Why Am I Holding This S*** In?!

Since the end of February, I have found myself in and out of airports as I have been traveling for Boss Babes Brunch Tour. I try my best to get a convenient and direct flight, but Frontier airlines had a ticket that was super cheap. So, I went with it, even though it came with a 10-hour layover in Denver.

I was going to take some time to “explore” the Mile-High City, but I decided to find a comfortable place to set up and have a productive day of work. With such a long layover, I found time to eat, get a lot of work done, and most importantly, make some sales calls. Eventually, there was a call coming in that I could not ignore.




I tried to ignore it, but like Sallie Mae, nature refused to let up. In fact, the calls became more frequent and I knew, eventually, I would have to answer the call.


 As I started my journey to the porcelain throne, I had so many thoughts and questions going through my head like:

Will the stranger I asked to watch my things run off with them?

Are you sure you can’t wait until you get to Dallas?

What are the people inside going to think?

How can I hide my feet?


I walked in and identified a place furthest away from the entrance. As I took a sear, I asked myself one final question.


“Why am I holding this s*** in?”

I sat there and wondered why I was trying to avoid what my Dad would call a “main biological function.” I was making myself uncomfortable because I was worried about what a stranger would think, my thoughts about what was lady-like, and because I didn’t want to make anyone walk into an unanticipated funk fest. I then asked myself an even deeper question, “What else have I been holding in due to societal norms or the opinions of others?”


At this point, you might be asking yourself, “Is sis trying to make a philosophical point based on a BM?” The answer is yes, friend. The answer is yes. So, keep reading.


In the airport, I realized I was putting myself in an unnecessarily uncomfortable position. I was holding onto something toxic that needed to be released for my own health. I thought about my life and how I had held onto toxic relationships, toxic words spoken over my life, fear, and bad habits. All of those stopped me from experiencing the relief I needed to fully enjoy my life and become the woman I was called to be. I knew that there was a moment when I had to decide to release them.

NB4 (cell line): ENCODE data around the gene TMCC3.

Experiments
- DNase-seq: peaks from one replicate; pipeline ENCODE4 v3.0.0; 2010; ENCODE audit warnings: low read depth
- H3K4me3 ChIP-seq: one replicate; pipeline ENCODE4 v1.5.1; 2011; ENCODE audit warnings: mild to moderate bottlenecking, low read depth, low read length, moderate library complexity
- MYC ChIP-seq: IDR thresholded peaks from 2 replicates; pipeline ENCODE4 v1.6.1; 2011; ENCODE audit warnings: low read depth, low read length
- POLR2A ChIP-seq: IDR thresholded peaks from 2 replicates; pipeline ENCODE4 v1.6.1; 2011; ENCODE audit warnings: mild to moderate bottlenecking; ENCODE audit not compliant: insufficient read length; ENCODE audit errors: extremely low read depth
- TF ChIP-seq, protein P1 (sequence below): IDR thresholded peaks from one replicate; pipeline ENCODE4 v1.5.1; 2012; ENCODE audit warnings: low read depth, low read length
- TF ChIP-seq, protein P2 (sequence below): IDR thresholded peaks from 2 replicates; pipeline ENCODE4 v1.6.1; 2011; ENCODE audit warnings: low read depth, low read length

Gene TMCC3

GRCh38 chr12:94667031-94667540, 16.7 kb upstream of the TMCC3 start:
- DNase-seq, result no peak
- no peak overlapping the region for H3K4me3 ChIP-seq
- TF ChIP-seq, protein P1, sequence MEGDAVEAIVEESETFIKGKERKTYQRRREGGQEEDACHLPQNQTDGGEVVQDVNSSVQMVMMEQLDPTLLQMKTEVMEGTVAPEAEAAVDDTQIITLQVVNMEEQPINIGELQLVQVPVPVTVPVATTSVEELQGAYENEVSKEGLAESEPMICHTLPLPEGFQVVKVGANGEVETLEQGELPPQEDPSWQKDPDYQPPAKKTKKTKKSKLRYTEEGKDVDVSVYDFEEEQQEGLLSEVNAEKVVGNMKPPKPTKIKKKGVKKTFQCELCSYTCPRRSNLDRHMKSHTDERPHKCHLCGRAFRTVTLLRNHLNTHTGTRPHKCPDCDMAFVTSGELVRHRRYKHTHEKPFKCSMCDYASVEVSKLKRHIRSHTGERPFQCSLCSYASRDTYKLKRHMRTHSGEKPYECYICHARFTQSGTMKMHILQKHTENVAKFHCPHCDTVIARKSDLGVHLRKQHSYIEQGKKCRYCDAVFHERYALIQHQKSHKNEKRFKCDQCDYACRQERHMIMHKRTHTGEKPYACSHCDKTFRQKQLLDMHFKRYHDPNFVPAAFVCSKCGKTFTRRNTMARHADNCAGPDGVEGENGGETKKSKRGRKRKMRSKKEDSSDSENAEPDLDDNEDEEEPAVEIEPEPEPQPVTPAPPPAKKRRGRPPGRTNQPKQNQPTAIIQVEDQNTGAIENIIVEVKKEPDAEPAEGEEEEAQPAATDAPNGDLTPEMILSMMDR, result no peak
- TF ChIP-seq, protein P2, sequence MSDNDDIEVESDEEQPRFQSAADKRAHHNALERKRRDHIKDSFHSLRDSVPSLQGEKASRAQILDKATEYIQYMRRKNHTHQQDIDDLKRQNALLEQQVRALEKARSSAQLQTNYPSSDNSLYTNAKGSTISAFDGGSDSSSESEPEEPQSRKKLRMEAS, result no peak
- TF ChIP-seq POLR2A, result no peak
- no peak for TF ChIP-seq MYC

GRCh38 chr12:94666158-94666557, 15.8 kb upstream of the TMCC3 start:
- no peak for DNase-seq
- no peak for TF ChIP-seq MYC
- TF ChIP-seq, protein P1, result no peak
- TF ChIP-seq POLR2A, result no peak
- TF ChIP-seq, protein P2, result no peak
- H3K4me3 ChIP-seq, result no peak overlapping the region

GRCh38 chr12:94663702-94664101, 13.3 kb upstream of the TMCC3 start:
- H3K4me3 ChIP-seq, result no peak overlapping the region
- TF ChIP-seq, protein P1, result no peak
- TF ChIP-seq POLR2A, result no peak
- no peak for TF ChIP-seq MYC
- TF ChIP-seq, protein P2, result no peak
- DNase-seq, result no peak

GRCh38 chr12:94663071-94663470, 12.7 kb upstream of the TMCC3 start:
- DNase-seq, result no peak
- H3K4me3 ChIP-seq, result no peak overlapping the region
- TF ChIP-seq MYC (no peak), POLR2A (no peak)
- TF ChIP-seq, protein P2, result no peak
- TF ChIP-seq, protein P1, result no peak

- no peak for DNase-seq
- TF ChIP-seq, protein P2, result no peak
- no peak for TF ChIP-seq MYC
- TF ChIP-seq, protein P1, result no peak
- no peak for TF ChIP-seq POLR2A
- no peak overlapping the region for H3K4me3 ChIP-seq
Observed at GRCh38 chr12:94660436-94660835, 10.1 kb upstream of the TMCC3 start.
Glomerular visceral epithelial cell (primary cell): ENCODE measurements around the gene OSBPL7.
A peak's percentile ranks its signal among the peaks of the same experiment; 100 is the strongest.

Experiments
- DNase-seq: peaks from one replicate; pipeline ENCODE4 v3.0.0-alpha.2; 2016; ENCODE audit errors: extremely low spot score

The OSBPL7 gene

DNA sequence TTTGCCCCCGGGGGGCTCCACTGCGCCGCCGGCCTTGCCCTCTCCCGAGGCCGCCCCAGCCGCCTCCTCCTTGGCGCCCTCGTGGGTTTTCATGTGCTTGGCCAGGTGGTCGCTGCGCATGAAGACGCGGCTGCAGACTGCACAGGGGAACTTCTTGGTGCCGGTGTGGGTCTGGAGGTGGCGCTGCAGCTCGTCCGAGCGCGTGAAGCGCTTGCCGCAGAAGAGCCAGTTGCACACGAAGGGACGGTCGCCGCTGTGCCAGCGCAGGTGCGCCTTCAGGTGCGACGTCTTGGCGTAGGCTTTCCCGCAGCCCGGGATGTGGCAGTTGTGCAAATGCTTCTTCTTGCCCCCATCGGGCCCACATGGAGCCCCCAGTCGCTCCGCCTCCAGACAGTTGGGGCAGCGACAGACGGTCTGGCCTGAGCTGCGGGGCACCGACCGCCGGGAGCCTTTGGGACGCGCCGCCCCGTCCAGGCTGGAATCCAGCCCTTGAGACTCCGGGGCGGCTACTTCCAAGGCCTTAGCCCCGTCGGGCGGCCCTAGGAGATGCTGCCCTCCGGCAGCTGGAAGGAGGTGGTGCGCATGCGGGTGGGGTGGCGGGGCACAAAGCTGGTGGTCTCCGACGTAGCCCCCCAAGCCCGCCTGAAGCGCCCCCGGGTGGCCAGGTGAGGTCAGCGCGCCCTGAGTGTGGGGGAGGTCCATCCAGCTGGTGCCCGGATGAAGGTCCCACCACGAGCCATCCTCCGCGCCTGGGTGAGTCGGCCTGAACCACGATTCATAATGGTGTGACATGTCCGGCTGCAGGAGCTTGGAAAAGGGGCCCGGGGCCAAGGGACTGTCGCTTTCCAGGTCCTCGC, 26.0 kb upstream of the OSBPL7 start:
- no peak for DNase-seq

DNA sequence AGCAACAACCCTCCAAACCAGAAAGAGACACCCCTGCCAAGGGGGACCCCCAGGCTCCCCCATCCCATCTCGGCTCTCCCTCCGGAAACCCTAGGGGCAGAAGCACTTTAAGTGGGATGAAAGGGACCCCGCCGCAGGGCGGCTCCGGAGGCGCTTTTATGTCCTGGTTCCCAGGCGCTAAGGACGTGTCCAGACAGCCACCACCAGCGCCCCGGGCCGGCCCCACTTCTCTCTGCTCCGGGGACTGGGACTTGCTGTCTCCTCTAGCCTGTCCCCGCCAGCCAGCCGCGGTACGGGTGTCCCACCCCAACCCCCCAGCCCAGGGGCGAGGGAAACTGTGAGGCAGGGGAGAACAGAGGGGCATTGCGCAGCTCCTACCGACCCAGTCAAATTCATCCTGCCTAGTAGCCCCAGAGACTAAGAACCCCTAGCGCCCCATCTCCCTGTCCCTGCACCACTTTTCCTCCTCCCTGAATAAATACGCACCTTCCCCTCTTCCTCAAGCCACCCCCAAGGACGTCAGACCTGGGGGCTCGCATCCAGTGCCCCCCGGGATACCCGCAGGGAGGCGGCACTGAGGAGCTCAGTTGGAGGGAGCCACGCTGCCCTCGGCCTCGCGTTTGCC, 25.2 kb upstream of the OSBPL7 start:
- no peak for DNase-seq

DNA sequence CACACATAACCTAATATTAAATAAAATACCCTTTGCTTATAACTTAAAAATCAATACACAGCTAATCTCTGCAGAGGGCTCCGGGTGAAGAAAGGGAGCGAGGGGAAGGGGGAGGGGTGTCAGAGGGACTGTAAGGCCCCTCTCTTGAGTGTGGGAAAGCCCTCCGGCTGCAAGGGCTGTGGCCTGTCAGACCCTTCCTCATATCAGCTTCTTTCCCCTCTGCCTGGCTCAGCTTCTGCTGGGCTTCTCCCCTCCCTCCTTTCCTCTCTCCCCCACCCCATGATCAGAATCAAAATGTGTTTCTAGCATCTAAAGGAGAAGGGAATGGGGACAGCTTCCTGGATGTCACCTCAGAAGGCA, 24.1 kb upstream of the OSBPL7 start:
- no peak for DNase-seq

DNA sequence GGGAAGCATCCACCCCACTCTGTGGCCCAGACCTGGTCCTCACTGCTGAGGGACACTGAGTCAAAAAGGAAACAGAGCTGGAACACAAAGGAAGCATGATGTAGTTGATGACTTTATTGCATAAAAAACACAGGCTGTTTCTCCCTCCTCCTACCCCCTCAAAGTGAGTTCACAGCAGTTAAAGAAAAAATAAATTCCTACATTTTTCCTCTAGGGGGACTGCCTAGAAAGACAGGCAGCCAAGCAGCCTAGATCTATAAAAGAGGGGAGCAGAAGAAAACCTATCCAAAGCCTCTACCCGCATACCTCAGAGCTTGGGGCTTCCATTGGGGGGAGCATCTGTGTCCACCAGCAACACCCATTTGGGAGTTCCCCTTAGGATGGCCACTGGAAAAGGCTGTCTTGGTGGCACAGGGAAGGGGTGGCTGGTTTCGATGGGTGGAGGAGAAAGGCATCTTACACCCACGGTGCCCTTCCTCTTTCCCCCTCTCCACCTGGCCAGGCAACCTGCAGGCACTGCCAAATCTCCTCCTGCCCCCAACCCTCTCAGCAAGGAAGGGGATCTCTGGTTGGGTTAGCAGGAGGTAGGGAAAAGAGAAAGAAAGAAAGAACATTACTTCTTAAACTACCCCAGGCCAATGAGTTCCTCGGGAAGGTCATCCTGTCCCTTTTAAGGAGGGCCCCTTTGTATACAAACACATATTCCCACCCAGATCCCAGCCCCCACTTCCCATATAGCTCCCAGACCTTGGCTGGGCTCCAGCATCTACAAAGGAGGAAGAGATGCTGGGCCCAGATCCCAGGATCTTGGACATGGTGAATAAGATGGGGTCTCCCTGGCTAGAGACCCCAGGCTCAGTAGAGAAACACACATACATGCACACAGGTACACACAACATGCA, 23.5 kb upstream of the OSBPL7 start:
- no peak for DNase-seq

Once you make the decision to release the toxicity, you will realize:

1.       Holding onto it does more harm than good

Did you know that holding onto stool for too long could eventually lead to cardiac arrest?! But, before it gets to a fatal point, there are a few warning signs.

a.       Bloating – The issue starts becoming bigger than it was supposed to be. The bloating won’t stop until the issue is handled.

b.      Stomach pains – Those toxic situations will begin to give you mental and physical pain. When that person enters the room, you get nervous. Every time you replay the conversation in your mind, you relive the hurt.

c.       Vomiting up stool – The visual of this is a bit off-putting, but so is the metaphor. You end up releasing your s***, but it is at the wrong person or in the wrong place. Because you refuse to handle your toxic situation in the right way, innocent bystanders have to suffer along with you.


2. You cannot continue to sacrifice your mental, physical, or spiritual health for the convenience of others.

For the longest time, I struggled with voicing my opinions because I was concerned about offending others, coming off as needy, or even not being liked. Also, as a Southern, black woman, there is the stereotype of the angry, black woman that is thrown on you the moment you voice an opinion that is opposite of the majority. So, to maintain the peace, you suffer in silence.

That isn’t cute, sis. There has to be a moment when you realize that you have to choose yourself, even if someone is temporarily offended or inconvenienced. You can always disagree without there being disrespect. Choose your shade wisely.


3.  You’ll feel so much better once you get it out of your system.

When it comes to releasing toxic things or people from your life, it can be awkward, embarrassing, challenging, inconvenient, public, and a lil funky. But, it is necessary. In fact, you might even want to kick yourself for waiting so long because you will realize that it wasn’t nearly as bad as you thought it would be.


I walked out of the restroom with my head held high and a sense of relief knowing I didn’t have to take that discomfort with me to the next city. It is important for you to know that you do not have to carry it with you either. You deserve peace of mind and my prayer is that you start working on it today. Although every situation is different, here are three easy steps if you need a little push.

1.       Admit that the situation, words, or person is toxic and is causing you discomfort.

2.       Identify the root of why the situation feels toxic.

3.       Address the issue.

Letting go of toxic situations can be difficult. It isn’t always convenient or cute. It has the potential to temporarily offend others. You might even be embarrassed when the time to address it comes. But, relieving yourself is for your own good. So, when it comes to holding onto to toxic situations, people, words, fear, and doubt, take the words of my dear friend, TJ, to heart, “Let that s*** go! Blow the bathroom up!”